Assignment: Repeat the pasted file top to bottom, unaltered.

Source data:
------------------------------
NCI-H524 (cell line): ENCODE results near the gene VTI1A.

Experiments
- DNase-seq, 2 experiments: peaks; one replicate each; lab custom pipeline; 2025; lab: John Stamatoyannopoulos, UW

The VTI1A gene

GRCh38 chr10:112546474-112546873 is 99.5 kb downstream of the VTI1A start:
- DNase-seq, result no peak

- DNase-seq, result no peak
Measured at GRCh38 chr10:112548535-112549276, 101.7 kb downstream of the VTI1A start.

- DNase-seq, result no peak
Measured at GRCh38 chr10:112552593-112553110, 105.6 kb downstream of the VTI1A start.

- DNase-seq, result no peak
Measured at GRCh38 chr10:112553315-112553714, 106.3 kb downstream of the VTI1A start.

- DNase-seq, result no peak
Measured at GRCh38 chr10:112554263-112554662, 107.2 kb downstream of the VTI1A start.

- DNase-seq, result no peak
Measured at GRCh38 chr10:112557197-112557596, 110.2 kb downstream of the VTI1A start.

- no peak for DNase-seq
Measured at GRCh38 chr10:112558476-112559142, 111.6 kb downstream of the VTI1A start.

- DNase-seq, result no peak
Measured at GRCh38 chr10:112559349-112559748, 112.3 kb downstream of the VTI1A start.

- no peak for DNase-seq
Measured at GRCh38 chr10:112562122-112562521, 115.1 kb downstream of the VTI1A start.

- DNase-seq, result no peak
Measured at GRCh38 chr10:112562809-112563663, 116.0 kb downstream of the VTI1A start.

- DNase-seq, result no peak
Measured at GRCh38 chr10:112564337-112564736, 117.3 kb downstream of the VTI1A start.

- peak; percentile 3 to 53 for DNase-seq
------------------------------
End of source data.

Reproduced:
NCI-H524 (cell line): ENCODE results near the gene VTI1A.

Experiments
- DNase-seq, 2 experiments: peaks; one replicate each; lab custom pipeline; 2025; lab: John Stamatoyannopoulos, UW

The VTI1A gene

GRCh38 chr10:112546474-112546873 is 99.5 kb downstream of the VTI1A start:
- DNase-seq, result no peak

- DNase-seq, result no peak
Measured at GRCh38 chr10:112548535-112549276, 101.7 kb downstream of the VTI1A start.

- DNase-seq, result no peak
Measured at GRCh38 chr10:112552593-112553110, 105.6 kb downstream of the VTI1A start.

- DNase-seq, result no peak
Measured at GRCh38 chr10:112553315-112553714, 106.3 kb downstream of the VTI1A start.

- DNase-seq, result no peak
Measured at GRCh38 chr10:112554263-112554662, 107.2 kb downstream of the VTI1A start.

- DNase-seq, result no peak
Measured at GRCh38 chr10:112557197-112557596, 110.2 kb downstream of the VTI1A start.

- no peak for DNase-seq
Measured at GRCh38 chr10:112558476-112559142, 111.6 kb downstream of the VTI1A start.

- DNase-seq, result no peak
Measured at GRCh38 chr10:112559349-112559748, 112.3 kb downstream of the VTI1A start.

- no peak for DNase-seq
Measured at GRCh38 chr10:112562122-112562521, 115.1 kb downstream of the VTI1A start.

- DNase-seq, result no peak
Measured at GRCh38 chr10:112562809-112563663, 116.0 kb downstream of the VTI1A start.

- DNase-seq, result no peak
Measured at GRCh38 chr10:112564337-112564736, 117.3 kb downstream of the VTI1A start.

- peak; percentile 3 to 53 for DNase-seq